Non-parametric tests were used because the data did not have a normal distribution and the sample was relatively small. We used descriptive analyses: frequencies (n) with percentages (%) to present demographic and substance abuse-related variables, median (MD) and quartile differentials (QD) to present the scores on the continuous scales: BAS, the various coping strategies in Brief COPE and GHQ 12.
We performed bivariate correlation analyses between BAS, the strategies in Brief COPE and GHQ 12 using Spearman’s rank correlation coefficient (rho). Cronbach’s alpha was used to measure the internal consistency of the standardised measurement instruments, and showed good values: BAS (0.87), Brief COPE (>0.78 on all scales) and GHQ 12 (0.89). A significance level of <0.05 was used for all the tests. The analyses were performed with SPSS 22.
Of 47 respondents, 44 were women (94 per cent). Twenty-five (53 per cent) were married or cohabiting. The mean age of the sample was 50 years (SD 14), and the mean number of years as the next of kin was 15 years (SD 12). Twenty respondents (43 per cent) were employed or undergoing education, and 27 respondents (57 per cent) did not have permanent, daily employment. Fifty-one per cent had an annual income of less than NOK 450 000. Substance abuse-related variables are presented in Table 1.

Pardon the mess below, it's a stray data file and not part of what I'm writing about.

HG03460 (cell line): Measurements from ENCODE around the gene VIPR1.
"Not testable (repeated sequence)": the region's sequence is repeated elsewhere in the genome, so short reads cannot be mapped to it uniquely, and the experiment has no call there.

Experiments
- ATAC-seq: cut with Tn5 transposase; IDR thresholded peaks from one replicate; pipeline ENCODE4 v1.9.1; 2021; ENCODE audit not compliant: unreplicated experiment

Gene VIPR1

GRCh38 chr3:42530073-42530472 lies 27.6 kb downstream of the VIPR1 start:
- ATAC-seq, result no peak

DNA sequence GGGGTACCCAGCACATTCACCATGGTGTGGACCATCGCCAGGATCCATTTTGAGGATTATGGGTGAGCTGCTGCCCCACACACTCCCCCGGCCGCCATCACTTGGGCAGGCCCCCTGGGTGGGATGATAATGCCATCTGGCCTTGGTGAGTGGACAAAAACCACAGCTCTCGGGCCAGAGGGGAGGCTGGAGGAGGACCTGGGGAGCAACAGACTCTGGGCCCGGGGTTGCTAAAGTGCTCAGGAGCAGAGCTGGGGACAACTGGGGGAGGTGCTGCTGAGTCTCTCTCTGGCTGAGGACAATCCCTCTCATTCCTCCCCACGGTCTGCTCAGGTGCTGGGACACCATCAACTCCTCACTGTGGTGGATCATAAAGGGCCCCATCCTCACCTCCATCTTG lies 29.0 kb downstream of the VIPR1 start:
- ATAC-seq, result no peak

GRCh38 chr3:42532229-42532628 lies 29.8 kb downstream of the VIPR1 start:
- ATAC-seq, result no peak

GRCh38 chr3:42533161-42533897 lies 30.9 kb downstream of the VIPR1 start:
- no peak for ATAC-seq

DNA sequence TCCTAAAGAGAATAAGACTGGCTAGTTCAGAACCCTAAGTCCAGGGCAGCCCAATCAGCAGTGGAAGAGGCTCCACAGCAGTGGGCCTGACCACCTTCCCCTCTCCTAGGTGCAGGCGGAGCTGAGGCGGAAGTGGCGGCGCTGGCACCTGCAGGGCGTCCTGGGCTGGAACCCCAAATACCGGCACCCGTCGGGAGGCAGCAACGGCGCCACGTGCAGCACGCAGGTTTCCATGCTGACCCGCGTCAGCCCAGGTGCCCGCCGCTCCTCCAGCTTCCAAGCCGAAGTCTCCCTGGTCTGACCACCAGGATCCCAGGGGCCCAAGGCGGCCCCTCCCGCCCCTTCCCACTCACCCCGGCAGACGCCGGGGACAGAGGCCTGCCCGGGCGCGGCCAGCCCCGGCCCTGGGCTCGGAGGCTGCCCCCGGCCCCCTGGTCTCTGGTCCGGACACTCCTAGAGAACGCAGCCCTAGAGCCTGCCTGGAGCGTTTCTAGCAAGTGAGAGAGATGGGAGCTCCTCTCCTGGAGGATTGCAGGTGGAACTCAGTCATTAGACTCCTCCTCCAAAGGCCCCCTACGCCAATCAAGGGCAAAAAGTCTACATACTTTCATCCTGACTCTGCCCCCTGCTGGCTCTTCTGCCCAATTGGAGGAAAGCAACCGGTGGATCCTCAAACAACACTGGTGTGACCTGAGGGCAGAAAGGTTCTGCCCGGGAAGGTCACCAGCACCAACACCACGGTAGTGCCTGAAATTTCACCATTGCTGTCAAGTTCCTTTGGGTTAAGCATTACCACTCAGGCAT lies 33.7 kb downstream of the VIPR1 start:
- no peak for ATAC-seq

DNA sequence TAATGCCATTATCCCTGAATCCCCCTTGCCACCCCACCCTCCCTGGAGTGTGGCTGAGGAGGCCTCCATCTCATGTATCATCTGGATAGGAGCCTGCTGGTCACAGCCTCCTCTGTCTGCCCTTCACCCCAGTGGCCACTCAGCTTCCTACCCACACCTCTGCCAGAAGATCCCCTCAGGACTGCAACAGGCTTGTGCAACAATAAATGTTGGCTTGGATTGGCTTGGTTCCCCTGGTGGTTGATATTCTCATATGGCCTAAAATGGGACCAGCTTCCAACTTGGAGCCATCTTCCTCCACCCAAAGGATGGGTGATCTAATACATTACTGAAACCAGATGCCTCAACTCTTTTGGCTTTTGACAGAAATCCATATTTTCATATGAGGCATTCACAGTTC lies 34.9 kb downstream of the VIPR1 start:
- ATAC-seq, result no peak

The results showed that next of kin are a group that experiences a significance burden and high level of psychological distress. As shown in Table 2, the median value of the total BAS score was 35 (QD 9), the GHQ 12 median value was 12 (QD 11), and 29 respondents (62 per cent) had a GHQ 12 score of >4, i.e. above the case score, which indicates clinical mental illness and a need for assistance.
The median values on the coping scales varied from 2–6. This means that all the coping strategies were used to some extent. The problem-focused strategies of planning, instrumental support and active coping, together with the emotion-focused strategies of self-distraction, emotional support and acceptance, were used the most. Except for self-distraction, these are defined as adaptive strategies. The emotion-focused strategy of humour, which is categorised as an adaptive strategy, was used the least (Table 2).